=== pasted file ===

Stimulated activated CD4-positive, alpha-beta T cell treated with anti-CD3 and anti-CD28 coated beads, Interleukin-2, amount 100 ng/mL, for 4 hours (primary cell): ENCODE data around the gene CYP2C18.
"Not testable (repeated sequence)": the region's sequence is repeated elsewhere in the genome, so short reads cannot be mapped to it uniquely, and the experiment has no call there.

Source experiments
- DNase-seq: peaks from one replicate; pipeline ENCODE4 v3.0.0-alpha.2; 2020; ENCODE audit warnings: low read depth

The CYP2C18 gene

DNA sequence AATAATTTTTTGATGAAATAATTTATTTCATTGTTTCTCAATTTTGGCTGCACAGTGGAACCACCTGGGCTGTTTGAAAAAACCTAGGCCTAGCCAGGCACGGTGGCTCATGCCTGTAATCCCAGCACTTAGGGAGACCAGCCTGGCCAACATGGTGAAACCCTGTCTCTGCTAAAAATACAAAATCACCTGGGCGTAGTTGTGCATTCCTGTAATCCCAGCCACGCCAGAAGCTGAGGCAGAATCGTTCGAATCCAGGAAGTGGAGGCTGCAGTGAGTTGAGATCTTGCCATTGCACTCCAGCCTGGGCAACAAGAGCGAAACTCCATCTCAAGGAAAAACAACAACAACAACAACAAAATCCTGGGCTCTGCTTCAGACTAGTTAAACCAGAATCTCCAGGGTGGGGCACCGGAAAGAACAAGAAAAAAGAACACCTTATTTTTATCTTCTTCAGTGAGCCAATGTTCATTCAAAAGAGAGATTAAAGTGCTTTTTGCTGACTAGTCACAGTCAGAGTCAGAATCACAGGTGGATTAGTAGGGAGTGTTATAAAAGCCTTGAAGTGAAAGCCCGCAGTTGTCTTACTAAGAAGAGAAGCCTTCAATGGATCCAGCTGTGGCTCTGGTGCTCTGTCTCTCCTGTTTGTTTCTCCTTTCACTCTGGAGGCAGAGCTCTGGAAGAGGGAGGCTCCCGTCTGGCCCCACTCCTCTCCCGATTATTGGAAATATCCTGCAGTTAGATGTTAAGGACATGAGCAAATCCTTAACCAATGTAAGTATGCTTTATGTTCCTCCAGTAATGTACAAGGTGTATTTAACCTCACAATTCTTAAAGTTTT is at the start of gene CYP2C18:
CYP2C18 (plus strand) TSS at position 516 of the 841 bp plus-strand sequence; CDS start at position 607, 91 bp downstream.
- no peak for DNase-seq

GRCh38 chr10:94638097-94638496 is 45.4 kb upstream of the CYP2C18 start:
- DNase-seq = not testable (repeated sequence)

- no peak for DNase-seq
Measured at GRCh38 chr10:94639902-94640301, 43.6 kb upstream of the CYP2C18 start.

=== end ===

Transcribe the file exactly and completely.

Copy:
Stimulated activated CD4-positive, alpha-beta T cell treated with anti-CD3 and anti-CD28 coated beads, Interleukin-2, amount 100 ng/mL, for 4 hours (primary cell): ENCODE data around the gene CYP2C18.
"Not testable (repeated sequence)": the region's sequence is repeated elsewhere in the genome, so short reads cannot be mapped to it uniquely, and the experiment has no call there.

Source experiments
- DNase-seq: peaks from one replicate; pipeline ENCODE4 v3.0.0-alpha.2; 2020; ENCODE audit warnings: low read depth

The CYP2C18 gene

DNA sequence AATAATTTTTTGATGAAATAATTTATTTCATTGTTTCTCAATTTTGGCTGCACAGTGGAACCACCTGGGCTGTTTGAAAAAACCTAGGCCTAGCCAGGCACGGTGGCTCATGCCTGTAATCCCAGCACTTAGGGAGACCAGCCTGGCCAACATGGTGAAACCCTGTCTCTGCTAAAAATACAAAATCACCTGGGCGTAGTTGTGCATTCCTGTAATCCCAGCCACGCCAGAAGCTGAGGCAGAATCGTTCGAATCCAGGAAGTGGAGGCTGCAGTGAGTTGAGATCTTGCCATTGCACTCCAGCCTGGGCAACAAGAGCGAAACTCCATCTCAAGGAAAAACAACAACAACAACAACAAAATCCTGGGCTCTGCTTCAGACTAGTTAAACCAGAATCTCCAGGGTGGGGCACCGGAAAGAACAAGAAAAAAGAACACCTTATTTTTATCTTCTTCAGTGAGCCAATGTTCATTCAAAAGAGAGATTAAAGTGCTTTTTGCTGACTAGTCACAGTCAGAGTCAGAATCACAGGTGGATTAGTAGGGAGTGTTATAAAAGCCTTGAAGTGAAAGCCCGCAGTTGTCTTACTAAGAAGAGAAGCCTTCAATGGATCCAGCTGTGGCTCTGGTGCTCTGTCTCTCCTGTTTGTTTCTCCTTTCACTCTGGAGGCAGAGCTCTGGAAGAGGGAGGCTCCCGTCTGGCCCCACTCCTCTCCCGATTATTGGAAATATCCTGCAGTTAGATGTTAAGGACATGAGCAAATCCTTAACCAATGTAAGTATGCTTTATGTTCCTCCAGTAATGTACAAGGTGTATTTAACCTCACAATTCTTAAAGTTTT is at the start of gene CYP2C18:
CYP2C18 (plus strand) TSS at position 516 of the 841 bp plus-strand sequence; CDS start at position 607, 91 bp downstream.
- no peak for DNase-seq

GRCh38 chr10:94638097-94638496 is 45.4 kb upstream of the CYP2C18 start:
- DNase-seq = not testable (repeated sequence)

- no peak for DNase-seq
Measured at GRCh38 chr10:94639902-94640301, 43.6 kb upstream of the CYP2C18 start.